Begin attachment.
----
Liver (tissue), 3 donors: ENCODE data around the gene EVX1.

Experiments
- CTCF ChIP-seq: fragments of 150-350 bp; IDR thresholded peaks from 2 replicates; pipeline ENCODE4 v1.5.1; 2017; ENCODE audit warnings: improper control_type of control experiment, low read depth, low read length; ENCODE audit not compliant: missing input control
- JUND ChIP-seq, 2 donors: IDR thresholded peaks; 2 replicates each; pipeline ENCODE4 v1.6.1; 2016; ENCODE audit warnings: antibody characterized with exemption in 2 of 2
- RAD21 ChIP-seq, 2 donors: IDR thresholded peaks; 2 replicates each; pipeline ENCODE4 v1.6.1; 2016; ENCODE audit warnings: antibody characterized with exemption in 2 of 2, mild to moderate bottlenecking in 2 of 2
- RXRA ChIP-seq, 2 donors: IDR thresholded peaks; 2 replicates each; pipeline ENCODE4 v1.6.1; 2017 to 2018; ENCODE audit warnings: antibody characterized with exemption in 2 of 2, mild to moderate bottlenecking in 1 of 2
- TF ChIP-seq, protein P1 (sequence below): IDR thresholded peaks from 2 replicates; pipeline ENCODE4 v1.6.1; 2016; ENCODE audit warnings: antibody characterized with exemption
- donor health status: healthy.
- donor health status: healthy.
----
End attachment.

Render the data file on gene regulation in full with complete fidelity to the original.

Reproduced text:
Liver (tissue), 3 donors: ENCODE data around the gene EVX1.

Experiments
- CTCF ChIP-seq: fragments of 150-350 bp; IDR thresholded peaks from 2 replicates; pipeline ENCODE4 v1.5.1; 2017; ENCODE audit warnings: improper control_type of control experiment, low read depth, low read length; ENCODE audit not compliant: missing input control
- JUND ChIP-seq, 2 donors: IDR thresholded peaks; 2 replicates each; pipeline ENCODE4 v1.6.1; 2016; ENCODE audit warnings: antibody characterized with exemption in 2 of 2
- RAD21 ChIP-seq, 2 donors: IDR thresholded peaks; 2 replicates each; pipeline ENCODE4 v1.6.1; 2016; ENCODE audit warnings: antibody characterized with exemption in 2 of 2, mild to moderate bottlenecking in 2 of 2
- RXRA ChIP-seq, 2 donors: IDR thresholded peaks; 2 replicates each; pipeline ENCODE4 v1.6.1; 2017 to 2018; ENCODE audit warnings: antibody characterized with exemption in 2 of 2, mild to moderate bottlenecking in 1 of 2
- TF ChIP-seq, protein P1 (sequence below): IDR thresholded peaks from 2 replicates; pipeline ENCODE4 v1.6.1; 2016; ENCODE audit warnings: antibody characterized with exemption
- donor health status: healthy.
- donor health status: healthy.